Week 2 of Andresearch

To start off this new week of research, we had a great team meeting to talk about our progress and, also, to discuss our goals for the week. For my partner, Aubrie, and me, our goal was to properly run the ITC. The Isothermal Titration Calorimetry is a process that involves keeping the equilibrium between a reference, which is usually water, and another sample that is being injected by another substance. The ITC then measures how the injections change the temperature of the reference and decide what it must take to keep the system (again, between the sample and reference) in equilibrium.

Very bad photo of the ITC. In the two small volumetric flasks are the EDTA and Magnesium solutions. In the current photo, the ITC is being cleaned, which involves a fun and only slightly loud aspiration process.

To train on the ITC, we tried to replicate the results of an experiment from a chemistry class taught by Professor Thompson. In this experiment, we injected EDTA, an acid, with magnesium. After a doing a total of ten runs of the experiment, we were able to get good data from four of those. The ITC is a particularly temperamental piece of equipment, which is why it can be so hard to get good data.

A graph of one of our test runs on the ITC. Each peak represents an injection of magnesium into EDTA.

Once we decided that we were trained enough to run the ITC, we began our actual project. For this, we would need to make some DNA solutions with a Tris-EDTA buffer. Fun fact: our DNA actually comes from salmon testes! Although, we are having a bit of trouble getting some new DNA (perhaps due to salmon shortages) after our last few orders were cancelled.

Since having a TE buffer in the ITC can cause problems, we needed to wash this DNA with the buffer that we would actually be using in the ITC; sodium chloride. To do this, we dispersed a bit of our original solution into smaller tubes and combined it with even parts of a NaCl solution we made. We spun this in our centrifuge, who is now named Spinch, for a total of three times before we were able to wash the DNA completely with the sodium chloride. Warning: there were more steps in this process, please do not try to replicate at home.

Another necessary ingredient for the experiment was a Cobalt Hexamine solution in sodium chloride. This turned out to be a very easy process and, before we knew it, we were ready to head over to the ITC and begin our very first run for our project!

For this project, we will be using DNA as the reference and the CoHex for the injections. We hope to replicate the data from last summer’s project as a starting point. We left the experiment running overnight and hope to see good results in the morning! For the last day of the week, we hope to run more of these experiments and try to problem-solve any issues that we may run into.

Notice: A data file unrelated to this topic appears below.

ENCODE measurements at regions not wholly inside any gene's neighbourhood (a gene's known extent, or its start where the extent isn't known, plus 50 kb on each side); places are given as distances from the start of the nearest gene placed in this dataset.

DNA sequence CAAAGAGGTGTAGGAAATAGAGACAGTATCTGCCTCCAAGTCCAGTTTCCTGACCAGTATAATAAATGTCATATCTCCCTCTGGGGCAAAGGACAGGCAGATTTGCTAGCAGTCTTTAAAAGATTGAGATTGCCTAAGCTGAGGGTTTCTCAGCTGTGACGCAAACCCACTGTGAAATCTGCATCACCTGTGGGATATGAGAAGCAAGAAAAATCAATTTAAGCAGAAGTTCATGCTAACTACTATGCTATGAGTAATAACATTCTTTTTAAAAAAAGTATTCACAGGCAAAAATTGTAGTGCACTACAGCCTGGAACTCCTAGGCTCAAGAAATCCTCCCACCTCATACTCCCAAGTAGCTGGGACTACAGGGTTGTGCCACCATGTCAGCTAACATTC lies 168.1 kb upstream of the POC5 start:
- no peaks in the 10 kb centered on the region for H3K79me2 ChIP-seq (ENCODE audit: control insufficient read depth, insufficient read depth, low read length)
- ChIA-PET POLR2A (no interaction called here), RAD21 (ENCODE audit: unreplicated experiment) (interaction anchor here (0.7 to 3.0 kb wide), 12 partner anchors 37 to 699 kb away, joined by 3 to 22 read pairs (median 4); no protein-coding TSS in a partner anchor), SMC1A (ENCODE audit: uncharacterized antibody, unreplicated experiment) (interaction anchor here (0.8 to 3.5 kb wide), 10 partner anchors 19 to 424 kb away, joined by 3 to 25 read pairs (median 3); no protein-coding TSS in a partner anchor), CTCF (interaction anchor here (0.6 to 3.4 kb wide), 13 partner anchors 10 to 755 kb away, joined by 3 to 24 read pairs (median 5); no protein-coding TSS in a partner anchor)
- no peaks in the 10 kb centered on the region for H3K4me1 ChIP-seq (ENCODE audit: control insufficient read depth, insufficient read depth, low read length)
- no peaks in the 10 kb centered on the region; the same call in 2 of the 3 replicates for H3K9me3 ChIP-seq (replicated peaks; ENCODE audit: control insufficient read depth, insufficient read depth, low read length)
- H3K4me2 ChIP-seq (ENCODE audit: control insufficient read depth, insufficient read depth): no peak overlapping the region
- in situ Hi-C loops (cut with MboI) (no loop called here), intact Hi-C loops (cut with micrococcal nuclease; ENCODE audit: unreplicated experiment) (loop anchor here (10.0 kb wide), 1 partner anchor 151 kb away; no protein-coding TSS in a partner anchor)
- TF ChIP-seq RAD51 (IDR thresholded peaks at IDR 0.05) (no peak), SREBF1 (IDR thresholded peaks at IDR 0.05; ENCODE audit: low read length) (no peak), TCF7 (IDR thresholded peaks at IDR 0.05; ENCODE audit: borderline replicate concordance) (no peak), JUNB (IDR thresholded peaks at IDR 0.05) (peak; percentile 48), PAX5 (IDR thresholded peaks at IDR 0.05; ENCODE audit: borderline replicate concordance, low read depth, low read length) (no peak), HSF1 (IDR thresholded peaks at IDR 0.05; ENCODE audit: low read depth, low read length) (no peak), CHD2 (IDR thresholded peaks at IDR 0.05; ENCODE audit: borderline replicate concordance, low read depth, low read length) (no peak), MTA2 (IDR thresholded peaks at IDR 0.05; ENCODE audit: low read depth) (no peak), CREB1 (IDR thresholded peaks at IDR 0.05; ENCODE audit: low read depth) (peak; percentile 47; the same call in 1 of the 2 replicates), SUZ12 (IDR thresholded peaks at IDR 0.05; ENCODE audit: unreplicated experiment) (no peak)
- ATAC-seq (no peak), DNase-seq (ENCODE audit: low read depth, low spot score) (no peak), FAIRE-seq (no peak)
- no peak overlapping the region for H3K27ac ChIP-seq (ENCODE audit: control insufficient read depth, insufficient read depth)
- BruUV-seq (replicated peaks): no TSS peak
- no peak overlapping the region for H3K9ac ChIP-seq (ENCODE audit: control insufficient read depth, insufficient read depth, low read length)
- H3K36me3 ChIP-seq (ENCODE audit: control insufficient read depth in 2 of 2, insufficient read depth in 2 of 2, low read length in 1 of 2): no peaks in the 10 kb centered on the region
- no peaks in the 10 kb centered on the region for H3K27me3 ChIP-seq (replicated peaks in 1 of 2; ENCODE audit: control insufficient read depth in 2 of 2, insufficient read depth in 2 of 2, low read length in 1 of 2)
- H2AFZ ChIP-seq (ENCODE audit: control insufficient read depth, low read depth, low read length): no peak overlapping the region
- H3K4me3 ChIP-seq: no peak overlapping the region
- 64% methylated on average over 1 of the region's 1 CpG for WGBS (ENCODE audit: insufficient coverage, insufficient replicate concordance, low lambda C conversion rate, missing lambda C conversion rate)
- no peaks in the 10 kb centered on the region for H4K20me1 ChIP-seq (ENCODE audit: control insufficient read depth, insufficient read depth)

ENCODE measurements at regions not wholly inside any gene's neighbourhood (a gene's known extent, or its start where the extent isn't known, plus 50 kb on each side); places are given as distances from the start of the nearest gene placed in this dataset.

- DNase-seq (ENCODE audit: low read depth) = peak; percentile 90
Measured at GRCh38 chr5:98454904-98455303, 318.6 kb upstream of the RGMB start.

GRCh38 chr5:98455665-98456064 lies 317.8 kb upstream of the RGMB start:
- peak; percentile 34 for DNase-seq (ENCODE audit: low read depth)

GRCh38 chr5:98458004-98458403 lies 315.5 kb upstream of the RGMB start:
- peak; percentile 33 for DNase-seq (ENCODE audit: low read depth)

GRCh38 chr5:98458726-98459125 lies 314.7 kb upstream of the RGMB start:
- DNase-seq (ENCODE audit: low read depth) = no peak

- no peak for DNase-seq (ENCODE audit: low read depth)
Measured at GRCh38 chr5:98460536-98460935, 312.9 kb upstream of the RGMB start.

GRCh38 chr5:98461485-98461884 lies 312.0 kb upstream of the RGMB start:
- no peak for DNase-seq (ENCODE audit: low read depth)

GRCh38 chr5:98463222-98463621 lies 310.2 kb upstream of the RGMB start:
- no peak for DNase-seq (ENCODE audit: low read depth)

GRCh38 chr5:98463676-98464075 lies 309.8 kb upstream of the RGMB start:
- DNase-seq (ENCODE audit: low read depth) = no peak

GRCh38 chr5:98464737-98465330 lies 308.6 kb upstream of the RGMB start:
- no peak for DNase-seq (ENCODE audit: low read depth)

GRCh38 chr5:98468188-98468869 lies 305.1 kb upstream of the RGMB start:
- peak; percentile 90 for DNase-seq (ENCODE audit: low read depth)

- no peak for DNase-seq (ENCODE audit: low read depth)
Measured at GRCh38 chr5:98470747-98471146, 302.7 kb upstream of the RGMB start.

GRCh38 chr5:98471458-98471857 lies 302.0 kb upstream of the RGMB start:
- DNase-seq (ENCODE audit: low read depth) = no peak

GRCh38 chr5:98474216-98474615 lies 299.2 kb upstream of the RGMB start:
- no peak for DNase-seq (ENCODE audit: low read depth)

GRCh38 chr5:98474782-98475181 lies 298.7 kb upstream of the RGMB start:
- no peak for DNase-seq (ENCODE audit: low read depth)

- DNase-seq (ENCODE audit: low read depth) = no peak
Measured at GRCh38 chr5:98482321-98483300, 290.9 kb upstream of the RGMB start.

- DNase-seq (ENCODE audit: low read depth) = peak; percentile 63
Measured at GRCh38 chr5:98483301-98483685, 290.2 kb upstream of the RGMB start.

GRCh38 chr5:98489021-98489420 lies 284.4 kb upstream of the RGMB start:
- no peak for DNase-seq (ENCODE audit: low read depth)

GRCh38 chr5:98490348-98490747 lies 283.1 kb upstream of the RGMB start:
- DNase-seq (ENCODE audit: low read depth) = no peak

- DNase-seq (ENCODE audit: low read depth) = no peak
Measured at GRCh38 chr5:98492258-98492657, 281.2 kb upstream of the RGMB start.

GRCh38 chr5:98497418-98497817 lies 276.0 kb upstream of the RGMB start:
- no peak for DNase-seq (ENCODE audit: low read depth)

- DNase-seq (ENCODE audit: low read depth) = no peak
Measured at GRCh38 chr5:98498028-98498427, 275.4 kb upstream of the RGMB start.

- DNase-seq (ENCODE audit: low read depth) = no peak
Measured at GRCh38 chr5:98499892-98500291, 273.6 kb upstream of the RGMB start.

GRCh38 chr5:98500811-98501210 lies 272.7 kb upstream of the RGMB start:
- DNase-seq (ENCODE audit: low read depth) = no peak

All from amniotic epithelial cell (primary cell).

Until I have to clock in again,


Week 1 of 2023 Andresearch

Professor Andresen’s lab is back up and running for the 2023 season and we have a great team joining us this summer! Sofia is returning to work on her project of Measuring Zn2+ Binding to DNA, while I have taken over Aisha’s project of Measuring the Kinetics of the Disassembly of Mononucleosomes and Aubrie has started work on Tam’s old project on The Entropy and Enthalpy of DNA systems. Also, Aston has joined the lab to work on Simulating Cobalt Hexammine3+ Binding to DNA. So far, things are looking great for this new team of researchers as they begin working in the lab.

First things first, the team learned expectations and safety measurements taken in labs. After, we all toured the different labs that we will be using, and learned about the important equipment that will be used in future experiments. Then, we all learned pipette techniques and how to properly handle basic lab equipment, such as tubes, flasks, and scales.

A partial view of the lab, displaying some pipettes and the scale used to make samples.

We then made salt solutions using all the techniques we were just taught. Surprisingly, we only broke one volumetric flask! Fortunately, this was the perfect chance for us all to practice safety while cleaning up glass and how to properly dispose of it. What a great learning experience!

On Tuesday, we replicated a DNA aggregation experiment. To start, we made a solution of DNA with a buffer, water, and a pinch of salt—a great recipe if you’d like to follow along at home. In our experiment, we gradually added more and more Cobalt Hexammine to our DNA solution and recorded the aggregation of the DNA.